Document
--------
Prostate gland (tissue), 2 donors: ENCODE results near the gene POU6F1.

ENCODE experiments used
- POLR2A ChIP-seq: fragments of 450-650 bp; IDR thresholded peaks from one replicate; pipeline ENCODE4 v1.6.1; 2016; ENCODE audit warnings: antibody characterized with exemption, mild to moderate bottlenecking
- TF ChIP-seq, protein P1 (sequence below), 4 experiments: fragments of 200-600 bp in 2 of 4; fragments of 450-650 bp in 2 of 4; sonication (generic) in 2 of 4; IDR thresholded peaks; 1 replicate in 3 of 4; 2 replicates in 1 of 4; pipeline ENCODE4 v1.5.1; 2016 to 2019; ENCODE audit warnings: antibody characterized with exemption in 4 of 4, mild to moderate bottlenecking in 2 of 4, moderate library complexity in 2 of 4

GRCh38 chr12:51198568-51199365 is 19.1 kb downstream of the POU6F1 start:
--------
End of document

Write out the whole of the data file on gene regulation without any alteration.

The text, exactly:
Prostate gland (tissue), 2 donors: ENCODE results near the gene POU6F1.

ENCODE experiments used
- POLR2A ChIP-seq: fragments of 450-650 bp; IDR thresholded peaks from one replicate; pipeline ENCODE4 v1.6.1; 2016; ENCODE audit warnings: antibody characterized with exemption, mild to moderate bottlenecking
- TF ChIP-seq, protein P1 (sequence below), 4 experiments: fragments of 200-600 bp in 2 of 4; fragments of 450-650 bp in 2 of 4; sonication (generic) in 2 of 4; IDR thresholded peaks; 1 replicate in 3 of 4; 2 replicates in 1 of 4; pipeline ENCODE4 v1.5.1; 2016 to 2019; ENCODE audit warnings: antibody characterized with exemption in 4 of 4, mild to moderate bottlenecking in 2 of 4, moderate library complexity in 2 of 4

GRCh38 chr12:51198568-51199365 is 19.1 kb downstream of the POU6F1 start: